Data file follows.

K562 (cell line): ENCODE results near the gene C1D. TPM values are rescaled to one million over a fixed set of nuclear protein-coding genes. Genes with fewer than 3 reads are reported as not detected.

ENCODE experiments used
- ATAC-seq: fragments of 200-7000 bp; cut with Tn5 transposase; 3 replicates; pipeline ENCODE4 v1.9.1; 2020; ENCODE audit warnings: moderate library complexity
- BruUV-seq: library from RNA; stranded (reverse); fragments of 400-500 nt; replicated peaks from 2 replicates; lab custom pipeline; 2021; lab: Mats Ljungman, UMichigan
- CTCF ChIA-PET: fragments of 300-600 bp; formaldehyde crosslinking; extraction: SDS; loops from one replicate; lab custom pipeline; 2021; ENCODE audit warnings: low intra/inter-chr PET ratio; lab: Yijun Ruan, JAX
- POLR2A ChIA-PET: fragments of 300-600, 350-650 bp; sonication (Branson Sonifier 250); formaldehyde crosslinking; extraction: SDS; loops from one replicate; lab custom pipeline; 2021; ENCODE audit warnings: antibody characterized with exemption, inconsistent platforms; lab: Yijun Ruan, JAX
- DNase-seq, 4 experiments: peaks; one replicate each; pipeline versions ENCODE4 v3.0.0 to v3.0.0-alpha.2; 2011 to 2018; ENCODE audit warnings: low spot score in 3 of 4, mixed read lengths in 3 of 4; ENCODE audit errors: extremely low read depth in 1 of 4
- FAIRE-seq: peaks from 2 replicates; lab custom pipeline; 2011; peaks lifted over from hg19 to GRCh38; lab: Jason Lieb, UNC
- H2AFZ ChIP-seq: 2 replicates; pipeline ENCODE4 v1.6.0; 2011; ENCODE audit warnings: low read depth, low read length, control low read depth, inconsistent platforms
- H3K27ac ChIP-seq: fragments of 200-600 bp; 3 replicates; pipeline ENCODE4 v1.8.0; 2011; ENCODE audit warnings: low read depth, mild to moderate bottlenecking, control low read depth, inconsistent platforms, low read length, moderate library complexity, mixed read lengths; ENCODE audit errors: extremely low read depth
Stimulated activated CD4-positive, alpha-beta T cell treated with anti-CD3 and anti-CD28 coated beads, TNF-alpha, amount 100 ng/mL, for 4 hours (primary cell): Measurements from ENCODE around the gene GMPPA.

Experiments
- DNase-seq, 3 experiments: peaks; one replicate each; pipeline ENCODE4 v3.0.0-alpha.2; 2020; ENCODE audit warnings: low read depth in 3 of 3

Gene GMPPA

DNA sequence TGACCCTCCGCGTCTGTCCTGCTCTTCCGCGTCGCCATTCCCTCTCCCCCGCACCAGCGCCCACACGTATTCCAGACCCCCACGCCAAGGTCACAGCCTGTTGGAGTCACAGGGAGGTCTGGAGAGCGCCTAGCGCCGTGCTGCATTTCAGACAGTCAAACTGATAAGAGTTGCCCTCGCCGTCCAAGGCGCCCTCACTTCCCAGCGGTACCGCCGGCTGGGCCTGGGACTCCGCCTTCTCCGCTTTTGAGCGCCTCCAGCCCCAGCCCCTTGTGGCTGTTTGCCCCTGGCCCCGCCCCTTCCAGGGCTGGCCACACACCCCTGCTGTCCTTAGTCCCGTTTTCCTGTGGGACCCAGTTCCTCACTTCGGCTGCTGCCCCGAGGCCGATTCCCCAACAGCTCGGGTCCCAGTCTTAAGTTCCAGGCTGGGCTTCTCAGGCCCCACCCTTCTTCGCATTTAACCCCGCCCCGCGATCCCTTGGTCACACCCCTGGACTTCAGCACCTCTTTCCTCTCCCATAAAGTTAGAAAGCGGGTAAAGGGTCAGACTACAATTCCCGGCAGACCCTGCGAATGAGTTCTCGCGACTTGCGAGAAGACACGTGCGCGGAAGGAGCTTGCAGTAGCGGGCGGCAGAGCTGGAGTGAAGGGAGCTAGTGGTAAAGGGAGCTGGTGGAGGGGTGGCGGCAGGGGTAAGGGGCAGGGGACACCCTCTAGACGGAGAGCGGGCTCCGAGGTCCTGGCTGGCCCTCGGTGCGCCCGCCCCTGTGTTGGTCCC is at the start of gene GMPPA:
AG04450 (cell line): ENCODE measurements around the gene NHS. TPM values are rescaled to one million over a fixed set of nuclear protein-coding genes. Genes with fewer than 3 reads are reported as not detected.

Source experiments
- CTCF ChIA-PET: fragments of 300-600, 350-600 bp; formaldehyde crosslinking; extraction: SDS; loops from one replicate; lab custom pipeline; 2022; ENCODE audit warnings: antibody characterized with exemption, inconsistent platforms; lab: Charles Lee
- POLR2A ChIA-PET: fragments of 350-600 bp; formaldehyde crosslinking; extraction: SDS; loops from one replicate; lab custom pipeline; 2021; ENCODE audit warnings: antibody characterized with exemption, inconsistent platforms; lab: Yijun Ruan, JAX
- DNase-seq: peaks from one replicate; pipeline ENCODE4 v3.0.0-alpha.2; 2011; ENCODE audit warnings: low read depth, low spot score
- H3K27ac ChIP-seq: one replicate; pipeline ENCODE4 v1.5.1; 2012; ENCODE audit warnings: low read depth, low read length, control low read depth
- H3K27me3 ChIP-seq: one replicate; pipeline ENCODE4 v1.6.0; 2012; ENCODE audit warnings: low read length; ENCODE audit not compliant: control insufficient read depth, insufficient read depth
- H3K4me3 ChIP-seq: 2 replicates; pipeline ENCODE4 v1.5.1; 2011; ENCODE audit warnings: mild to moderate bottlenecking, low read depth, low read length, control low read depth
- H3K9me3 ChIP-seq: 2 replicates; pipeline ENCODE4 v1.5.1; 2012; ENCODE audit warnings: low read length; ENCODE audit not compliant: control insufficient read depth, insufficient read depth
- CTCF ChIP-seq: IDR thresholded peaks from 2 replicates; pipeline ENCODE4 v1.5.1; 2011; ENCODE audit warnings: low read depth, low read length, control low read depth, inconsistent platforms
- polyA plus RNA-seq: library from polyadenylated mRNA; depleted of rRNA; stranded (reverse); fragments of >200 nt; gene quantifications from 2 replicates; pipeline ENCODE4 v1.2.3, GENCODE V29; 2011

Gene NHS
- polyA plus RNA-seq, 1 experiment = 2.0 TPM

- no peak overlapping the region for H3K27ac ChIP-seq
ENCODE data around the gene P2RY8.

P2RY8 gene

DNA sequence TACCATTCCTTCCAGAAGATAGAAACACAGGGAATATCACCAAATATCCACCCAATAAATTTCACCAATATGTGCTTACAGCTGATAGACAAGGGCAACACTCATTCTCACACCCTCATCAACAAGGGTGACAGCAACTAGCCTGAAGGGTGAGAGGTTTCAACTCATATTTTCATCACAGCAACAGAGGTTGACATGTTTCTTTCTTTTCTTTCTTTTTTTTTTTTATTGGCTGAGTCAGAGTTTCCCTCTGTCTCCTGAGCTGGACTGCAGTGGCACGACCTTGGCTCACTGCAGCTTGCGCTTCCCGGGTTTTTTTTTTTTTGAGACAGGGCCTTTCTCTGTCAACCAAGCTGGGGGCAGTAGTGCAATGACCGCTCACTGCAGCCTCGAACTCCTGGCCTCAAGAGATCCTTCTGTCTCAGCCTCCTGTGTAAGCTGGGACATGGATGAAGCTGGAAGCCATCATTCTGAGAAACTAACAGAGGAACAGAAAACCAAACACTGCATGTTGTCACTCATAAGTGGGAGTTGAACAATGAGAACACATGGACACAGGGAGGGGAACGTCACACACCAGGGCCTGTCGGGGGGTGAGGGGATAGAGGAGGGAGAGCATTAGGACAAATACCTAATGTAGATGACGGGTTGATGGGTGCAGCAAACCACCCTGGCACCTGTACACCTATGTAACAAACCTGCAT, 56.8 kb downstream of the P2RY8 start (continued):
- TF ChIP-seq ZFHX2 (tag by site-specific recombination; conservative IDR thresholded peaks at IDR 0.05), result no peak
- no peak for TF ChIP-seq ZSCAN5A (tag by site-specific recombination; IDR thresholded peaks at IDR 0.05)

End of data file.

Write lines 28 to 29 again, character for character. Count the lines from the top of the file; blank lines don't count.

- polyA plus RNA-seq, 1 experiment = 2.0 TPM

- no peak overlapping the region for H3K27ac ChIP-seq